Growing complexity of global scientific relationships

Larry Marshall, CSIRO Executive Director has an anecdote he likes to tell about the national science agency’s research relationship with the Chinese Academy of Sciences as a fundamental story of Australia’s scientific connection with the People’s Republic of China.

Australia, he says, has had research links through CSIRO for almost 50 years, established in Whitlam’s time when a delegation from the Chinese Academy of Sciences visited facilities in Melbourne, Sydney and Canberra. .

The Chinese Academy of Sciences is now much larger than CSIRO, but Australia has had an oversized scientific relationship with China ever since.

At the start of his first five-year appointment at CSIRO, Dr. Marshall had occasion to ask a director of the Chinese Academy of Sciences “why are you wasting your time with us? We are so small.

Last Wednesday at the National Press Club in Canberra, Dr Marshall said the response he got from the Chinese was ‘because when we were little you spent time with us – and we always cherished that’.

CSIRO Executive Director, Dr. Larry Marshall

I’ve heard this story a few times now, delivered with conviction to explain the importance of relations with China, especially as research and technological innovation has moved from West to East over the past two decades.

But in 2022, as geopolitical competition intensifies, the questions become more pointed. This is particularly the case in Canberra.

If China’s scientific leaders spoke of cherishing the relationship early in his tenure at CSIRO, Dr. Marshall reciprocates. Investment in this scientific relationship in China continues to generate value.

There was a specific advantage in the early days of Covid, and there is continued value and advantage in research-driven global challenges like climate change or industrial renewable energy research.

The direct relationship CSIRO had through its Australian Center for Disease Preparedness with the Chinese Academy’s Wuhan Institute of Virology enabled Australian scientists to work on COVID-19 response work from the outset. 19.

As a scientific entrepreneur with a background in venture capital, Dr. Marshall is an ever-full optimist, and he is a master explainer of the role of science in industry, in the economy and in society.

And while the Press Club is a tricky gig, with an in-hall audience that doesn’t always match home TV audiences, in Canberra at least, China’s story isn’t going quite as well as it did. ‘in 2015 during the good times.

Either way, the message is just enough. CSIRO does not hesitate to work with its scientific partners based in China on common challenges.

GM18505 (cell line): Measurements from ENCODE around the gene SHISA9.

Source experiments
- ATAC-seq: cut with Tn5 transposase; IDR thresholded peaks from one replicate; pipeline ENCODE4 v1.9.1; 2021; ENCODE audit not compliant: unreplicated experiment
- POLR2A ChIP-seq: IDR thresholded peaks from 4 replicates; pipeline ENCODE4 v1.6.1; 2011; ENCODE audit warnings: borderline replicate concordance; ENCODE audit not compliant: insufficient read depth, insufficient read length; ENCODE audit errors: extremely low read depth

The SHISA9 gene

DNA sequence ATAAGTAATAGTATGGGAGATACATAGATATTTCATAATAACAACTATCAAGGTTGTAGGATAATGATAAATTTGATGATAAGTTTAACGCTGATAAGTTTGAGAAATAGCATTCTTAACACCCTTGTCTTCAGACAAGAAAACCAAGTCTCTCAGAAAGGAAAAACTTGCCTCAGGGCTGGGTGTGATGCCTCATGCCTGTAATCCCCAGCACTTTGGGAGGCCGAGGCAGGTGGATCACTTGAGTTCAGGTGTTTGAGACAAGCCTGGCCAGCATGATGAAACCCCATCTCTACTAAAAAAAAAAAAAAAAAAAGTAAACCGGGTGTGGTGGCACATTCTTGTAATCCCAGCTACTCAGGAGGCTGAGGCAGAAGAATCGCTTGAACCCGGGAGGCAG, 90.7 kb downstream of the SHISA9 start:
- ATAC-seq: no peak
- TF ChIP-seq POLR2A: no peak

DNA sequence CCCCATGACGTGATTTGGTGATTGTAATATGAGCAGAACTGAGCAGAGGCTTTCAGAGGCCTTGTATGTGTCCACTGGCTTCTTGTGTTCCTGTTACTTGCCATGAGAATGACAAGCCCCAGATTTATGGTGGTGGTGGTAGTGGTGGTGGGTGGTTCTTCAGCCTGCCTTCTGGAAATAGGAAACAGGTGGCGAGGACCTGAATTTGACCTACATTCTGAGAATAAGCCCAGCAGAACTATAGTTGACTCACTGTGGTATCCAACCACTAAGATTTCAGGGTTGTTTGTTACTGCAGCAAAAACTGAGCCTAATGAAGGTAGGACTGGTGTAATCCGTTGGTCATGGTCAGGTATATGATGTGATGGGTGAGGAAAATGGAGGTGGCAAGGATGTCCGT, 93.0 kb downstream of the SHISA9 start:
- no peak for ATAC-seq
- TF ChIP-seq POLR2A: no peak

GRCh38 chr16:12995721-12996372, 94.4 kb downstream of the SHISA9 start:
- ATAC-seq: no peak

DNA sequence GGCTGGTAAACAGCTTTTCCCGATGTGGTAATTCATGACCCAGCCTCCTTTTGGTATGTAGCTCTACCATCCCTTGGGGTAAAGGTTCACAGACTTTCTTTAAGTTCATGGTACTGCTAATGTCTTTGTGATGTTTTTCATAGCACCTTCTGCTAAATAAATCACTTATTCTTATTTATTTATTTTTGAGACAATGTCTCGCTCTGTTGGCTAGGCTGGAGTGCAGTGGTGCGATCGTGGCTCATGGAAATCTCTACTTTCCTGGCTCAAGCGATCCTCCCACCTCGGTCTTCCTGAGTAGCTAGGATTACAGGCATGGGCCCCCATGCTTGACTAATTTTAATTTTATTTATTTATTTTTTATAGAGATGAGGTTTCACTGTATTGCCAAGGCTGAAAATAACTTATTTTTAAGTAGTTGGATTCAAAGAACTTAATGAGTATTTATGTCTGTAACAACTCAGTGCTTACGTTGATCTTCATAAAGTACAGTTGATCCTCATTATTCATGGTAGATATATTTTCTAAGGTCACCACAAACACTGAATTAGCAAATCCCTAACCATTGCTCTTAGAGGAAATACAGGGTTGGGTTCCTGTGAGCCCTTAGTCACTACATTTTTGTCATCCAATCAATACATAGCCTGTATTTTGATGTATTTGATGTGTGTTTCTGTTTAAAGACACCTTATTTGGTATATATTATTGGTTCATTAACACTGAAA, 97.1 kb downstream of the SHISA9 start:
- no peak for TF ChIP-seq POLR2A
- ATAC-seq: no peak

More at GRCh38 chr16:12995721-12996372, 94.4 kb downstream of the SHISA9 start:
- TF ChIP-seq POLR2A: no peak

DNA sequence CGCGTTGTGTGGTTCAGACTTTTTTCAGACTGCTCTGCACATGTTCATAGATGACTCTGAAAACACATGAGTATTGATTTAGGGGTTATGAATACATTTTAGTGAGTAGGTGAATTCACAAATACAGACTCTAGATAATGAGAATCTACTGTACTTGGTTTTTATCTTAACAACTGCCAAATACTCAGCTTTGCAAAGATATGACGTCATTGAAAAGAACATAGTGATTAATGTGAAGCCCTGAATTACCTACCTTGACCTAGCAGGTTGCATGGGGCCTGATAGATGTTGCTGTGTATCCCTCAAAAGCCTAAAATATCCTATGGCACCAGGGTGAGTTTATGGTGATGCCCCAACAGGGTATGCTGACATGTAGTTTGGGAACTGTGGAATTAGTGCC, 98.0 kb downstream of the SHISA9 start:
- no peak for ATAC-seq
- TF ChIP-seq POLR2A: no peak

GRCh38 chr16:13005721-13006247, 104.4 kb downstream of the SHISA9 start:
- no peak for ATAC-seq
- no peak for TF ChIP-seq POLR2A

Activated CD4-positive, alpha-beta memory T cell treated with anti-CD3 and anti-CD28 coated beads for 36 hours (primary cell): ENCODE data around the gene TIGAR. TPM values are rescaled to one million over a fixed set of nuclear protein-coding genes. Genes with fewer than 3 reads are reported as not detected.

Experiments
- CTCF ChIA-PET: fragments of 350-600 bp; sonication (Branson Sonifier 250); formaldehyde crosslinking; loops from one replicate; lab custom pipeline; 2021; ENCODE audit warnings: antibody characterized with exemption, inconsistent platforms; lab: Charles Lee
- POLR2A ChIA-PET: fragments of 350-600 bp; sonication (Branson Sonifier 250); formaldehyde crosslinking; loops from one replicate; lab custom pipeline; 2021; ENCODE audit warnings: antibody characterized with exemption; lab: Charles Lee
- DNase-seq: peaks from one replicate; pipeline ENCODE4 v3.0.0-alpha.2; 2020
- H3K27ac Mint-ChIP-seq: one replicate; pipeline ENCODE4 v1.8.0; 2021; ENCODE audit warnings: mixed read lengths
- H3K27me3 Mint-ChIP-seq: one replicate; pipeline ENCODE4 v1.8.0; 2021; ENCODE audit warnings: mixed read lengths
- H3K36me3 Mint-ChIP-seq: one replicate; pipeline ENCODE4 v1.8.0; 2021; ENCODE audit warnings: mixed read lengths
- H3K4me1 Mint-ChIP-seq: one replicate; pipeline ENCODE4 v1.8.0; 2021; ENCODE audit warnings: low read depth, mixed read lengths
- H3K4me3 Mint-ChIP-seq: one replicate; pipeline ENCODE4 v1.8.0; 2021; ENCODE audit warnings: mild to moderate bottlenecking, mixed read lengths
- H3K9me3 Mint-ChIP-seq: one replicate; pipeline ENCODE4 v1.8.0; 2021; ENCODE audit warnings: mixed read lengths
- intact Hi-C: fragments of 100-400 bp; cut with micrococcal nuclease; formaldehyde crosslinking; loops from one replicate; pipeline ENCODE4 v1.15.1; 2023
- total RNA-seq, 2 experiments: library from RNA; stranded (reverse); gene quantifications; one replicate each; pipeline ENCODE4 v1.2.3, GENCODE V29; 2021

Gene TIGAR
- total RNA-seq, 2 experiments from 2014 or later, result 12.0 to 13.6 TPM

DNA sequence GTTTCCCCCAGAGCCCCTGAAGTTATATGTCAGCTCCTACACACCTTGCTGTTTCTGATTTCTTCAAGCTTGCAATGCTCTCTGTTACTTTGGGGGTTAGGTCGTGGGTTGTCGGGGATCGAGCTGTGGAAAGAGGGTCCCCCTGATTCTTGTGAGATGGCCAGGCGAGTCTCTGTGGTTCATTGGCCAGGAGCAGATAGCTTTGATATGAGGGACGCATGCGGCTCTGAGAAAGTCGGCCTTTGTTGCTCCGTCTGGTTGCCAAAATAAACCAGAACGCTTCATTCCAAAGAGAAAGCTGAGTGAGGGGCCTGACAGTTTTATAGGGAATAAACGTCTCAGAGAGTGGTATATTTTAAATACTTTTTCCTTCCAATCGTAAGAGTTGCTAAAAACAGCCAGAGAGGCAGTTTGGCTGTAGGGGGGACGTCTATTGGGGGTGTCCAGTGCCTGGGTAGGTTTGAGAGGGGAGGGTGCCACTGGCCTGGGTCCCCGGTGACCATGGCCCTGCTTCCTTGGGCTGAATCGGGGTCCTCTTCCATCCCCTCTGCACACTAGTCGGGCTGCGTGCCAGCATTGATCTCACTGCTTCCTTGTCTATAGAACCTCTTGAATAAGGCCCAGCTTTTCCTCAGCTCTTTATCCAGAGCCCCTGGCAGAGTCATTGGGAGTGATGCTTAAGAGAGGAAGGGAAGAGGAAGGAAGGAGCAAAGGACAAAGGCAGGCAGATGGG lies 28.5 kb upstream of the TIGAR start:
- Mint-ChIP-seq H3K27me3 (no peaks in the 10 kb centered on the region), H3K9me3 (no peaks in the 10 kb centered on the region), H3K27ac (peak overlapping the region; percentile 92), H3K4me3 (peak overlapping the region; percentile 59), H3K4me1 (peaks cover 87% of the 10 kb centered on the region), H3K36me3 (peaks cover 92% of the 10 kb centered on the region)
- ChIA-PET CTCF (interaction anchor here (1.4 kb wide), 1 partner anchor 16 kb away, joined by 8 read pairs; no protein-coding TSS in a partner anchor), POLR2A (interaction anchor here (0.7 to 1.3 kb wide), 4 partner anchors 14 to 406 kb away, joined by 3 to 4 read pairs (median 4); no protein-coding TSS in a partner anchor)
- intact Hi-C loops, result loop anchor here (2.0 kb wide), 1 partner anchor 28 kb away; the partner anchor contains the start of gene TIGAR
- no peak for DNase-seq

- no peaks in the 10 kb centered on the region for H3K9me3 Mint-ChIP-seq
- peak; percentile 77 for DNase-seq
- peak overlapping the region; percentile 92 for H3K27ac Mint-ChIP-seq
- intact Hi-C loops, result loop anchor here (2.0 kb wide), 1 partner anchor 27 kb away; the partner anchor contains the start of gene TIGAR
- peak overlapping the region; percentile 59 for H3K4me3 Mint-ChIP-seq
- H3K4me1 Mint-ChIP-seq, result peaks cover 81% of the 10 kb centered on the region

“I think science just has this wonderful way of breaking down those barriers,” the Press Club said last Wednesday. “China needs us. We have amazing climate solutions, [and] for the environment, and these are common problems.

“So I think if we can use this story [of CSIRO-China collaborations] and on this basis, we can overcome geopolitical challenges in the future. Because we have to solve these common problems,” he said.

“On things that are a global challenge like solving a pandemic, or climate change, global issues, then absolutely we will work with China – as we have for five decades – and absolutely we will work with the states -United.”

Dr. Marshall’s speech at the Press Club coincided with the launch of CSIRO’s Global Megatrends Report Our future worldan article that details geopolitical changes as one of seven ‘mega-trends’ facing Australia and the world.

This chapter on geopolitical changes covers everything from cybersecurity challenges and future supply chain risks associated with maritime commerce, to increased investment in defense capabilities and increased collaboration between democratic nations.

It also identifies the uncertainty surrounding future flows of scientific knowledge.

“The global share of articles published with authors from more than one country increased from 18.6% in 2011 to 23.5% in 2019, but it is unclear what impact the pandemic will have on long-term international collaborations.

“Despite the initial increase in multi-country articles in 2020, particularly for articles related to COVID-19, emerging geopolitical tensions and travel restrictions subsequently hampered international collaborations.

“The number of Chinese publications with American co-authors has also been declining since 2017 and the number of American publications with Chinese co-authors decreased for the first time in 2020.

“Siloed science efforts in the future could lead to duplicated research efforts and wasted resources, both of which pose potential risks.”

The bifurcation of scientific effort comes at a time when emerging technologies are rocking the strategic defense arena, as the CSIRO report also identified. It is, as Press Club director Steve Lewis pointed out in a question to Dr. Marshall last Wednesday, a technological arms race.

Defense strategy and planning are influenced by scientific and technological advances in (a) high-velocity, variable-trajectory, precise-targeting missiles; (b) artificial intelligence (AI) and advanced autonomous systems; and (c) cyber/information warfare, the report says.

These technologies are already used in today’s warfare and gray area conflicts.

Regardless of long-standing relationships, scientific collaborations are becoming more complex, more difficult.

Do you know more? Contact James Riley by email.

Sharon D. Cole